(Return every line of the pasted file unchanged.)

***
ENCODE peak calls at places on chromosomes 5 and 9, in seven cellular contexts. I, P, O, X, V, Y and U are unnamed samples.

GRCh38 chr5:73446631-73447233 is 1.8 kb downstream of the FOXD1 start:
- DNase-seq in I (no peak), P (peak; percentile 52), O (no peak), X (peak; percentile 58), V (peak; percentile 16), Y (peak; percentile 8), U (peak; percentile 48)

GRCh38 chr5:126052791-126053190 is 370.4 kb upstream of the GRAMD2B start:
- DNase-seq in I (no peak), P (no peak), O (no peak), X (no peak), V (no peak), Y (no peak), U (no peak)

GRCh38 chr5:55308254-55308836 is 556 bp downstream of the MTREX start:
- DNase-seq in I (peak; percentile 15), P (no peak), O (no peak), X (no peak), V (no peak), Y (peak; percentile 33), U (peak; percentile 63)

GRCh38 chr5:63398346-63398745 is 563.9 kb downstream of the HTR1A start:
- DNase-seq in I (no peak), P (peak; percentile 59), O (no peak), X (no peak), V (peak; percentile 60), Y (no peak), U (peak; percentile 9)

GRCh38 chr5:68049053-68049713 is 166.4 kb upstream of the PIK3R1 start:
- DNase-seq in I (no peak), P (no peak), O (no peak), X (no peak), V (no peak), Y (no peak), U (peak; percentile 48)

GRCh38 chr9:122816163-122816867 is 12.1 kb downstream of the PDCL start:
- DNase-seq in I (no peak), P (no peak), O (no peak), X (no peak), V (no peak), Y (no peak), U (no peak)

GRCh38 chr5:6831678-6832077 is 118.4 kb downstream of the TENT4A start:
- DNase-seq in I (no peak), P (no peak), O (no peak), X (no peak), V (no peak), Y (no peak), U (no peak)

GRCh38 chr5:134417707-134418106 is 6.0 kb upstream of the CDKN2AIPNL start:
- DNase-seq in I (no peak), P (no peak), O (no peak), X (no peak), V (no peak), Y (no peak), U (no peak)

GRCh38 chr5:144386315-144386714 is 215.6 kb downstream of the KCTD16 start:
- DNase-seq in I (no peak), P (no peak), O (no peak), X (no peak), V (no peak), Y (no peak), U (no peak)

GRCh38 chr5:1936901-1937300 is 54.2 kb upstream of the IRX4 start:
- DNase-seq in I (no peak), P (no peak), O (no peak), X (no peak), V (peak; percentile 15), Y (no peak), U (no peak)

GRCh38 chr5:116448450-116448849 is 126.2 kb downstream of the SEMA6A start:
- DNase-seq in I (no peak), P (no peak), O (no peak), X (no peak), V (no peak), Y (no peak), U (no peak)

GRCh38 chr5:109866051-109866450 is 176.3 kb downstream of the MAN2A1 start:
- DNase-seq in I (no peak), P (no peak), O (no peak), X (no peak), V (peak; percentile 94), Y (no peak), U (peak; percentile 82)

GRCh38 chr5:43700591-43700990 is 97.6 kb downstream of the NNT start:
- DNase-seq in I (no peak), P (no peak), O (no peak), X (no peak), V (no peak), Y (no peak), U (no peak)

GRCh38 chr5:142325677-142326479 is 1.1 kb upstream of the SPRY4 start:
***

ENCODE peak calls at places on chromosomes 5 and 9, in seven cellular contexts. I, P, O, X, V, Y and U are unnamed samples.

GRCh38 chr5:73446631-73447233 is 1.8 kb downstream of the FOXD1 start:
- DNase-seq in I (no peak), P (peak; percentile 52), O (no peak), X (peak; percentile 58), V (peak; percentile 16), Y (peak; percentile 8), U (peak; percentile 48)

GRCh38 chr5:126052791-126053190 is 370.4 kb upstream of the GRAMD2B start:
- DNase-seq in I (no peak), P (no peak), O (no peak), X (no peak), V (no peak), Y (no peak), U (no peak)

GRCh38 chr5:55308254-55308836 is 556 bp downstream of the MTREX start:
- DNase-seq in I (peak; percentile 15), P (no peak), O (no peak), X (no peak), V (no peak), Y (peak; percentile 33), U (peak; percentile 63)

GRCh38 chr5:63398346-63398745 is 563.9 kb downstream of the HTR1A start:
- DNase-seq in I (no peak), P (peak; percentile 59), O (no peak), X (no peak), V (peak; percentile 60), Y (no peak), U (peak; percentile 9)

GRCh38 chr5:68049053-68049713 is 166.4 kb upstream of the PIK3R1 start:
- DNase-seq in I (no peak), P (no peak), O (no peak), X (no peak), V (no peak), Y (no peak), U (peak; percentile 48)

GRCh38 chr9:122816163-122816867 is 12.1 kb downstream of the PDCL start:
- DNase-seq in I (no peak), P (no peak), O (no peak), X (no peak), V (no peak), Y (no peak), U (no peak)

GRCh38 chr5:6831678-6832077 is 118.4 kb downstream of the TENT4A start:
- DNase-seq in I (no peak), P (no peak), O (no peak), X (no peak), V (no peak), Y (no peak), U (no peak)

GRCh38 chr5:134417707-134418106 is 6.0 kb upstream of the CDKN2AIPNL start:
- DNase-seq in I (no peak), P (no peak), O (no peak), X (no peak), V (no peak), Y (no peak), U (no peak)

GRCh38 chr5:144386315-144386714 is 215.6 kb downstream of the KCTD16 start:
- DNase-seq in I (no peak), P (no peak), O (no peak), X (no peak), V (no peak), Y (no peak), U (no peak)

GRCh38 chr5:1936901-1937300 is 54.2 kb upstream of the IRX4 start:
- DNase-seq in I (no peak), P (no peak), O (no peak), X (no peak), V (peak; percentile 15), Y (no peak), U (no peak)

GRCh38 chr5:116448450-116448849 is 126.2 kb downstream of the SEMA6A start:
- DNase-seq in I (no peak), P (no peak), O (no peak), X (no peak), V (no peak), Y (no peak), U (no peak)

GRCh38 chr5:109866051-109866450 is 176.3 kb downstream of the MAN2A1 start:
- DNase-seq in I (no peak), P (no peak), O (no peak), X (no peak), V (peak; percentile 94), Y (no peak), U (peak; percentile 82)

GRCh38 chr5:43700591-43700990 is 97.6 kb downstream of the NNT start:
- DNase-seq in I (no peak), P (no peak), O (no peak), X (no peak), V (no peak), Y (no peak), U (no peak)

GRCh38 chr5:142325677-142326479 is 1.1 kb upstream of the SPRY4 start: